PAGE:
I decided that I'm going to use this blog to review maniraptor-related films, shows, books, etc. that I stumble upon.
So I watched Rio last week. Here be spoilers. Brief ones without much detail, but I'll put that warning there just in case.
Cue brief plot summary: a pet male blue macaw (named Blu, not Rio) is sent to Brazil so he can mate with a female at a bird shelter, as they happen to be the last of their species. Then they get captured by poachers. Dun dun dun. And there's a side story where Blu's owner tries to find him, but this is Raptormaniacs, not Primatemaniacs. And in all honesty the humans don't make much impact on the final resolution of the plot.
I liked it, I suppose. The visuals are really stunning, especially the flying scenes and the plumage of the birds. The music is quite nice. (It's something of a musical, just so you know. I've never figured out why some people just indiscriminately hate musicals, because I don't mind as long as the songs are good. But I digress.) I did find the plot highly predictable, and I didn't really like the fact that only the main character did anything useful near the climax (though it made for good character development). But I'm not that great a judge of visuals and music and plot. Here comes the more interesting part of my review.
First of all, what maniraptors were there in this movie? The main plot and characters are presumably based on the real life conservation of the Spix's macaw. Although the name Spix's macaw is never said in the movie (the characters instead use the name "blue macaw"), the word "Spix's" is mentioned in passing at one point! (I love Genius Bonuses, don't you?) The Spix's macaw is a species that's likely (though not officially, as its habitat hasn't been fully surveyed) extinct in the wild, and is only hanging on through about eighty-five individuals in captive breeding programs. (I remember first reading about the Spix's macaw in a children's book that said only one was left in the wild. It died in 2000.)
There is a whole suite of Brazilian bird species in this movie, and I approve. South American wildlife totally don't get enough spotlight in pop culture, even in documentaries. Lions, elephants, wildebeest, leopards, cheetahs, buffalo, blah, blah, blah, we've seen all that before. Either way, we have a lot of underrepresented bird species as background characters in Rio, so keep a sharp eye out. In particular, we have supporting characters who are a toco toucan, a red-crested cardinal, and a... canary. Canaries aren't native to South America but to Africa and the Canary Islands, and in any case wild canaries aren't typically bright yellow as the one in the film is. Must be part of a feral population. Finally, there's a sulphur-crested cockatoo on the side of the villains. An Australian bird, not a South American one, but he's not a wild individual so that's probably excusable.
How well were these maniraptors presented? There's quite a lot of good stuff to say here. I was really impressed by how realistic the movements of the macaws were compared with their real life counterparts. I've said before that I'm really bothered by the Feather Fingers trope that always crops up with cartoon neornithines, and although this movie certainly doesn't avert this entirely (especially with the non-parrot birds), we do see the macaws using the feet as hands most of the time as they do in real life. I also liked that we see the macaws and toucans nesting in tree hollows and not generic bird nests, and their clutch sizes are also true to life. (Although I forgot exactly how many offspring the toucan had, it could've either been too many or approaching the maximum.) Last but not least, Blu gives us a decent dose of bird facts throughout the film as he has lived in a bookstore for most of his life. At one point he says that there are around forty flightless bird species when he is ridiculed for being afraid to fly. The ostrich, the emu, three cassowaries, five kiwis, two rheas, three steamer ducks with varying degrees of flightlessness, two island teals, two flightless grebes, the flightless cormorant, the kakapo, (around) twenty penguins, and (around) seventeen flightless rails with varying degrees of flightlessness, totaling fifty-eight species, and there would've been more if many flightless birds hadn't been driven to extinction in the past few centuries. Forty isn't too far off the mark though, given that there are still taxonomic debates and that Your Mileage May Vary on whether some "flightless" birds really count as "flightless".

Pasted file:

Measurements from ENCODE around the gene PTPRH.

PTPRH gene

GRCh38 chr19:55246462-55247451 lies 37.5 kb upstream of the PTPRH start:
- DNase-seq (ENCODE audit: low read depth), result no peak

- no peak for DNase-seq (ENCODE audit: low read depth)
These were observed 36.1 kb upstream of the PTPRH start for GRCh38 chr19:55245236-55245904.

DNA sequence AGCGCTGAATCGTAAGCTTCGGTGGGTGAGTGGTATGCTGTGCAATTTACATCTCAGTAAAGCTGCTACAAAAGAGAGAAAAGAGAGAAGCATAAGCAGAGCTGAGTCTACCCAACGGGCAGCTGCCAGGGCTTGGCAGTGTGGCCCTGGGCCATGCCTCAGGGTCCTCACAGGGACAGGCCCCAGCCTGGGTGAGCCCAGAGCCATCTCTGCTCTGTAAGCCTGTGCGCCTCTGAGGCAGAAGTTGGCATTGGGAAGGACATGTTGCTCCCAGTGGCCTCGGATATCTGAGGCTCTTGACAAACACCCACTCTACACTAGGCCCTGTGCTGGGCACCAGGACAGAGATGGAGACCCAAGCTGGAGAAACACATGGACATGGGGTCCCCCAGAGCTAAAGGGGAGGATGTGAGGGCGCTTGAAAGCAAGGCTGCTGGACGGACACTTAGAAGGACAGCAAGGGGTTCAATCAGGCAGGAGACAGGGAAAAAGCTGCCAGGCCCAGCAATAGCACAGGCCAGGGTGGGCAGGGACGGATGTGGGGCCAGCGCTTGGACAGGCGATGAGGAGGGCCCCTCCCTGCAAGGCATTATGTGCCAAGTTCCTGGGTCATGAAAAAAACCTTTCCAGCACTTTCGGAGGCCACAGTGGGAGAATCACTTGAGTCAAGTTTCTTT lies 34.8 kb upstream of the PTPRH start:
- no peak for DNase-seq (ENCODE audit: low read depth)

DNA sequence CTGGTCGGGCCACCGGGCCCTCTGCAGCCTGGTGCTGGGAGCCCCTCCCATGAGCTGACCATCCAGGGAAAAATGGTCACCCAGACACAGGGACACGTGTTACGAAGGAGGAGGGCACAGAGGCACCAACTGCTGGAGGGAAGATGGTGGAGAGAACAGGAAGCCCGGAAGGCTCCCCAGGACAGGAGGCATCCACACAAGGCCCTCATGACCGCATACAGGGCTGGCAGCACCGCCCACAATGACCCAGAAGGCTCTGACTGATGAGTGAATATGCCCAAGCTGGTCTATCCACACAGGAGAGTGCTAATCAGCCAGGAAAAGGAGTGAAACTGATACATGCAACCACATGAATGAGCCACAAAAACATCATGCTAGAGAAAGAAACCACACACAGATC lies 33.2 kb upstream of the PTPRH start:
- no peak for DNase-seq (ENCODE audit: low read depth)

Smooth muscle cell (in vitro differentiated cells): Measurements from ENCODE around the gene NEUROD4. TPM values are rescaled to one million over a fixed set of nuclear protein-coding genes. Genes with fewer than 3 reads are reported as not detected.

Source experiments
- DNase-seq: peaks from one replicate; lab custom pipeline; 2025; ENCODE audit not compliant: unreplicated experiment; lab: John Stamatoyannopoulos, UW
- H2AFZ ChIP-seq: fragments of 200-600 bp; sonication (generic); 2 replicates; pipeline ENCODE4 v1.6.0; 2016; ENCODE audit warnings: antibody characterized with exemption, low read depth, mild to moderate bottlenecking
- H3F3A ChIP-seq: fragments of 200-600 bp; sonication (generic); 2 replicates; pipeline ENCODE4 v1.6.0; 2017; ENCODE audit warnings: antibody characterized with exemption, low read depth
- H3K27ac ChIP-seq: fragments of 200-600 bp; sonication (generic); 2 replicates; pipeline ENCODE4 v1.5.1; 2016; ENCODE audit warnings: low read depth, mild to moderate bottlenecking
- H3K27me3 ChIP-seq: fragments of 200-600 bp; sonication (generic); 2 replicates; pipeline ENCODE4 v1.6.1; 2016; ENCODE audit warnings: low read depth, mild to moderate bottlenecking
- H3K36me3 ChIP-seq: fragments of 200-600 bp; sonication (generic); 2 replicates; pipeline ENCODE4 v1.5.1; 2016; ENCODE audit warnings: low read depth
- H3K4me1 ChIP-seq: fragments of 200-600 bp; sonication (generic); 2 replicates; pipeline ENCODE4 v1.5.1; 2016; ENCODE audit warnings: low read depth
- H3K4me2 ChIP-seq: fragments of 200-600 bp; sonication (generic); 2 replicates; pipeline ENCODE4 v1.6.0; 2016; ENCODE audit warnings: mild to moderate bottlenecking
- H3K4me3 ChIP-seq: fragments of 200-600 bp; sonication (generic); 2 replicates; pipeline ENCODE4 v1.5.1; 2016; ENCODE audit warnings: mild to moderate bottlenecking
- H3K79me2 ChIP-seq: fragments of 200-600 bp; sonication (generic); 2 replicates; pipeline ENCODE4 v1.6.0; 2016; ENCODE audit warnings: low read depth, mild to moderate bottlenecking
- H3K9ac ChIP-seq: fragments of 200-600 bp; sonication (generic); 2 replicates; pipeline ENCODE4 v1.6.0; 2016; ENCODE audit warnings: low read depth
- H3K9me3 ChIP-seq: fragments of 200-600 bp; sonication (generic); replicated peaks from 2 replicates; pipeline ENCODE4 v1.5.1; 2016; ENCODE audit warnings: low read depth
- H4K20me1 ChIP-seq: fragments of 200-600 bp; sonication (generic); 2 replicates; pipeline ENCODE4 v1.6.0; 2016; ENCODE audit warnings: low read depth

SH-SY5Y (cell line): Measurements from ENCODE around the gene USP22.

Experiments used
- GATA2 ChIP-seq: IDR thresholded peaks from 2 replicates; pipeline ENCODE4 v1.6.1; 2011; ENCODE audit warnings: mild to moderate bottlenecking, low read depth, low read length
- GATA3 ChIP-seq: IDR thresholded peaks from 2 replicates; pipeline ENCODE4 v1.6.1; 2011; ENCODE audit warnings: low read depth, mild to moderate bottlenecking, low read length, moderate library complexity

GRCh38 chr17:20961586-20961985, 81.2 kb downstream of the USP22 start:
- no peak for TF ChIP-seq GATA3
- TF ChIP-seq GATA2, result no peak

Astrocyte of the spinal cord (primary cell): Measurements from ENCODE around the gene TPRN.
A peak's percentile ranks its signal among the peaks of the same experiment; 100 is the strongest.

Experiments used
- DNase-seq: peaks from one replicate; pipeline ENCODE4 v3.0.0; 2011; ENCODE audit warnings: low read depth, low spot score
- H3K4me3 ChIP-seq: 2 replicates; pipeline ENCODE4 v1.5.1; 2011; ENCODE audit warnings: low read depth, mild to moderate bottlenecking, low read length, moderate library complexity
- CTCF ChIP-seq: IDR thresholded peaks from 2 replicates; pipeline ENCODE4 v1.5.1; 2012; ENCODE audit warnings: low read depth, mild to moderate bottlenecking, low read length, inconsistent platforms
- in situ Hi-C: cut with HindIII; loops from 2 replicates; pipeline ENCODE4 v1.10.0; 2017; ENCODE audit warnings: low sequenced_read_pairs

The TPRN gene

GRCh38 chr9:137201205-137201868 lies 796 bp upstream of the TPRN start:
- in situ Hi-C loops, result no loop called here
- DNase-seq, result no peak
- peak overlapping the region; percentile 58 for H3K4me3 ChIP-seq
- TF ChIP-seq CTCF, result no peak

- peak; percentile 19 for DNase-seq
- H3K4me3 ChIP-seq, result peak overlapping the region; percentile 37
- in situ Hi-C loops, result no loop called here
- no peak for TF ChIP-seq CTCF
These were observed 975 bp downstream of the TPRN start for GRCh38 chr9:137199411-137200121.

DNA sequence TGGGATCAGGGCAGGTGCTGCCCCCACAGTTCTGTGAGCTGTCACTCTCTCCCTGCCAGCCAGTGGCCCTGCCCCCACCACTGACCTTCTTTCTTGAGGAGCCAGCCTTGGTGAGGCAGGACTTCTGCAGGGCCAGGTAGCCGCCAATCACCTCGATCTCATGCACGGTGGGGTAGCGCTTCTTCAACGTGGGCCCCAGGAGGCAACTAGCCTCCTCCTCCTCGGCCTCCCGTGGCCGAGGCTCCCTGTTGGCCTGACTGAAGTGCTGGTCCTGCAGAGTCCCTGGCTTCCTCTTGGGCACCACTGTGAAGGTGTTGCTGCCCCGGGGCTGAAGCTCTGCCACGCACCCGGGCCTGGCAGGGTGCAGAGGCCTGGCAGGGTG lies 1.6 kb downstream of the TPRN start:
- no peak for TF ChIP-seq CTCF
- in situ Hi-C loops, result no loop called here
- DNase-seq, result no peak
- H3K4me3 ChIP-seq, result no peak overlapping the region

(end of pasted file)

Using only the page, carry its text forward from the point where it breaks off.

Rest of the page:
On the less impressive side of things, we have macaws and toucans with the wrong toe configuration. They have one toe pointing backwards and two pointing forwards. Real macaws and toucans have four toes (as in typical theropods) with zygodactyl feet: digits I and IV pointing backwards, digits II and III pointing forwards. Even stranger is that the toco toucan's mate looks more like a... keel-billed toucan. What. I also found the bright blue plumage of the Spix's macaws to be more similar to that of the hyacinth macaw. Rule of Colorful?
All in all, not a bad film. Go ahead and watch it if you're not picky, if only to see pretty colors and listen to Latin American music. If nothing else, it's a film with dinosaurs in it.